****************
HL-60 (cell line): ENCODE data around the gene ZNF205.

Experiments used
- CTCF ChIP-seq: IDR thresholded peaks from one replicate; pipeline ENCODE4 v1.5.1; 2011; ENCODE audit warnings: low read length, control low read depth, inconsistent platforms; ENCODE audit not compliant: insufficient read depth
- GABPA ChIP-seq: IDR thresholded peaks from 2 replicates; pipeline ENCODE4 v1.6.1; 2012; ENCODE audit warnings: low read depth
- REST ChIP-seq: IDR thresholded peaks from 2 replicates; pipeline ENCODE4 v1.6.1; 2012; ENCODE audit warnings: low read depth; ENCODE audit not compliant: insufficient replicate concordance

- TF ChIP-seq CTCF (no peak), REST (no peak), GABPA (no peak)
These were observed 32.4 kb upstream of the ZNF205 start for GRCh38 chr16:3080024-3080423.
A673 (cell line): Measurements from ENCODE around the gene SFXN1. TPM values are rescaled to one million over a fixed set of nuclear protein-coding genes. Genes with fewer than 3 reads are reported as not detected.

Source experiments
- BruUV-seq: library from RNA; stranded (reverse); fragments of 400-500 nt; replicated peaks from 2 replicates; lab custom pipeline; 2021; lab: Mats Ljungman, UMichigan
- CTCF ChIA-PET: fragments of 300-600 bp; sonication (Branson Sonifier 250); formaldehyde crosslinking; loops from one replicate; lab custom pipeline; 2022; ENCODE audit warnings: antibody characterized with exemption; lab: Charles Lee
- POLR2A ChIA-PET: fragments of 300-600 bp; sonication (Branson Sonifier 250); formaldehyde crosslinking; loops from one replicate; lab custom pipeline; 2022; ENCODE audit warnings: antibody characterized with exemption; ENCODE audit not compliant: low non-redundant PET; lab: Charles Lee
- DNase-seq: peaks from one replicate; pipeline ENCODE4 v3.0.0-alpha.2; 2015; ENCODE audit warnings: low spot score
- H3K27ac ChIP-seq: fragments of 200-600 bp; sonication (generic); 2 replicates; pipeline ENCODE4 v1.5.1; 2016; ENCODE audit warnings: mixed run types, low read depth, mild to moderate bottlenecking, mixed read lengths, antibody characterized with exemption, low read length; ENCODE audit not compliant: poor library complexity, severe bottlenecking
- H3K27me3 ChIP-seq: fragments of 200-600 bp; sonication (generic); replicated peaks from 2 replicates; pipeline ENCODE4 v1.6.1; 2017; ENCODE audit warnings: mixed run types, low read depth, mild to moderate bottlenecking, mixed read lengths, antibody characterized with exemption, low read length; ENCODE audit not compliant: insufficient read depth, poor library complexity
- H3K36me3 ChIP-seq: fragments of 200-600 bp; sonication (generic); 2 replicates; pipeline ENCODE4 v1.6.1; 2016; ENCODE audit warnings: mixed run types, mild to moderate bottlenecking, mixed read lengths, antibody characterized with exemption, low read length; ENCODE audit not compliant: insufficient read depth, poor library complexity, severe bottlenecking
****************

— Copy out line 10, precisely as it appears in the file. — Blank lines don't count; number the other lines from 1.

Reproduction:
- BruUV-seq: library from RNA; stranded (reverse); fragments of 400-500 nt; replicated peaks from 2 replicates; lab custom pipeline; 2021; lab: Mats Ljungman, UMichigan